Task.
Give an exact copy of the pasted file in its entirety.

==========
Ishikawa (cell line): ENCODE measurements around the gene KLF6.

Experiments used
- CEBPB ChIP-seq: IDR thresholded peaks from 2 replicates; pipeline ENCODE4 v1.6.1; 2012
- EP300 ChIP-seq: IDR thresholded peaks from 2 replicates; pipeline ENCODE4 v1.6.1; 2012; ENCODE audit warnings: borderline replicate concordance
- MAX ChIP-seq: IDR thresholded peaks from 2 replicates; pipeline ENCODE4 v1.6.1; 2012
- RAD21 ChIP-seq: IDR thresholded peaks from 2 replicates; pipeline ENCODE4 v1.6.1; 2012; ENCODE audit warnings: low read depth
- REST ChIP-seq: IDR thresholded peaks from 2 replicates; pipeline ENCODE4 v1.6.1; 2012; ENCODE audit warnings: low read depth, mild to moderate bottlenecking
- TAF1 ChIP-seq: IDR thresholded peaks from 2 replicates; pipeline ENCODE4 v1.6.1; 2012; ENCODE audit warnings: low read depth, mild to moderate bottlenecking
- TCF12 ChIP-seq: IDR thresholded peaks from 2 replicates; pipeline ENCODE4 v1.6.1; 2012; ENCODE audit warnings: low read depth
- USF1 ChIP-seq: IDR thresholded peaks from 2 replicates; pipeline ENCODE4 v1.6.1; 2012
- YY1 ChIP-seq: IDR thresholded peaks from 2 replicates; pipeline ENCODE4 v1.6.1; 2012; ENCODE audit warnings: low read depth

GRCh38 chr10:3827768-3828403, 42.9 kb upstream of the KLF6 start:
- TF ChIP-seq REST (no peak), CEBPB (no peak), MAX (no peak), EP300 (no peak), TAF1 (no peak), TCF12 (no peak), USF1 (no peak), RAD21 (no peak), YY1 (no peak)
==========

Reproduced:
Ishikawa (cell line): ENCODE measurements around the gene KLF6.

Experiments used
- CEBPB ChIP-seq: IDR thresholded peaks from 2 replicates; pipeline ENCODE4 v1.6.1; 2012
- EP300 ChIP-seq: IDR thresholded peaks from 2 replicates; pipeline ENCODE4 v1.6.1; 2012; ENCODE audit warnings: borderline replicate concordance
- MAX ChIP-seq: IDR thresholded peaks from 2 replicates; pipeline ENCODE4 v1.6.1; 2012
- RAD21 ChIP-seq: IDR thresholded peaks from 2 replicates; pipeline ENCODE4 v1.6.1; 2012; ENCODE audit warnings: low read depth
- REST ChIP-seq: IDR thresholded peaks from 2 replicates; pipeline ENCODE4 v1.6.1; 2012; ENCODE audit warnings: low read depth, mild to moderate bottlenecking
- TAF1 ChIP-seq: IDR thresholded peaks from 2 replicates; pipeline ENCODE4 v1.6.1; 2012; ENCODE audit warnings: low read depth, mild to moderate bottlenecking
- TCF12 ChIP-seq: IDR thresholded peaks from 2 replicates; pipeline ENCODE4 v1.6.1; 2012; ENCODE audit warnings: low read depth
- USF1 ChIP-seq: IDR thresholded peaks from 2 replicates; pipeline ENCODE4 v1.6.1; 2012
- YY1 ChIP-seq: IDR thresholded peaks from 2 replicates; pipeline ENCODE4 v1.6.1; 2012; ENCODE audit warnings: low read depth

GRCh38 chr10:3827768-3828403, 42.9 kb upstream of the KLF6 start:
- TF ChIP-seq REST (no peak), CEBPB (no peak), MAX (no peak), EP300 (no peak), TAF1 (no peak), TCF12 (no peak), USF1 (no peak), RAD21 (no peak), YY1 (no peak)